They were...okay.  Just okay. Nothing stellar, and I'm really glad I decided to order when I did, because when the fair gets crowded, there is a long queue at the ordering counter here and these oysters were, quite frankly, not worth an extended wait time. They were good enough for oysters trucked inland far from the sea, but also they were small, not very plump, and not very sweet or briny. Go to one of Matunuck's Rhode Island restaurants and you will have an awesome experience. Go to their Big E building and you will have supermarket oysters.

The condiments available for the oysters are low-grade standard as well - a slice of lemon and a cup of very bland and ketchupy cocktail sauce on the plate, and a bottle of unexceptional hot sauce at the pickup window for optional sprinkles. Horseradish was missing and very sadly missed - I would have take a big scoop of it just to mix with the cocktail sauce to try and kick up its Heinz 57ness.

Matunuck's auxiliary seating bench (a concrete flower bed.)
I'm also going to take this opportunity to bitch about the seating. Many of the food vendors (and restaurant operators) at the Big E take a crowd-oriented view of seating: they set out picnic tables in their areas and benches at the perimeters, and as folks order they find seats with strangers along with friends, kind of "boarding house" style. Sharing a space like this is common and traditional and it gets people, if not talking to each other, at least introducing themselves and exchanging a little small talk. Not at Manutuck Oyster Bar, though. They set out tiny little tables which can just about fit four people. Except a great number of couples claim tables in such a way that it makes it difficult or impossible for anyone else to sit and share a space, effectively cutting their seating capacity in half. The result of this misguided attempt at "intimate bistro seating" is that those unlucky enough not to find a seat are forced to wander out to the back alley and sit on the concrete edge of the flower bed ringing the New England Center building. There's a great view of the electrical transformer and the service area/trash barrels for the various food vendors. At least it was convenient to be able to just walk a step or two to throw away the shells.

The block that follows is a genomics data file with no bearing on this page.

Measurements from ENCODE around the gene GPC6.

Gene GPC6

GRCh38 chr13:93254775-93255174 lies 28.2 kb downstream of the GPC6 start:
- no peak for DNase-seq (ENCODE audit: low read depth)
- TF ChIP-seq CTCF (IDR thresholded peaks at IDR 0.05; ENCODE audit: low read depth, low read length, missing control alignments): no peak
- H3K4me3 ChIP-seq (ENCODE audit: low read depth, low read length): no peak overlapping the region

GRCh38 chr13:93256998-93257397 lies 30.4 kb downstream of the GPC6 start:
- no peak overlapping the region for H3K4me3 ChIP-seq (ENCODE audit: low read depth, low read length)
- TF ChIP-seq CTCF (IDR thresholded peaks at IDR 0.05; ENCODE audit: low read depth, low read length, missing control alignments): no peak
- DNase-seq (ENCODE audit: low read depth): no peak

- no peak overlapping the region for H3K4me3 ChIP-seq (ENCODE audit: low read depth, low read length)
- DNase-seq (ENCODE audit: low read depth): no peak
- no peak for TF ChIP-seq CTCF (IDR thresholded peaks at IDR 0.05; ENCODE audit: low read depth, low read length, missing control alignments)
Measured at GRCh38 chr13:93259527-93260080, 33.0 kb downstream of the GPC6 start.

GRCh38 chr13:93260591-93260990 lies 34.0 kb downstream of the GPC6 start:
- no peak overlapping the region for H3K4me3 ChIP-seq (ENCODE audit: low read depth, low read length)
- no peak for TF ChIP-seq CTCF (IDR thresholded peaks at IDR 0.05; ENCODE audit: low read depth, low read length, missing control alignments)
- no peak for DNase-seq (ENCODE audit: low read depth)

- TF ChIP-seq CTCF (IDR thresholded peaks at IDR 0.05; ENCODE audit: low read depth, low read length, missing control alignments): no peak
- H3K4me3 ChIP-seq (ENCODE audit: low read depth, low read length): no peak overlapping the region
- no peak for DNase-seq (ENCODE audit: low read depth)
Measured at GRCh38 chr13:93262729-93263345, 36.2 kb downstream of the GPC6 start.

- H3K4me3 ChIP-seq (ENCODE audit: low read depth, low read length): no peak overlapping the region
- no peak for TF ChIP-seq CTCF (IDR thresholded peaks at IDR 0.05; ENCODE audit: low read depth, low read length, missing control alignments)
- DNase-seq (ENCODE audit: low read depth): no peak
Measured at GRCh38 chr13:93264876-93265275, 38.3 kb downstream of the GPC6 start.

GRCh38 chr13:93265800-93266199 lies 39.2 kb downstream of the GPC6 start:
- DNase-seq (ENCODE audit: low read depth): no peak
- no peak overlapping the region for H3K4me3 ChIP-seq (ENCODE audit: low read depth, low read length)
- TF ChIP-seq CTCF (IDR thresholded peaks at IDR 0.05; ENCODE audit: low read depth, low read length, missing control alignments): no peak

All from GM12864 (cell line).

24 September, 2014

The Big E 2014 - Observations and Reviews, Part 1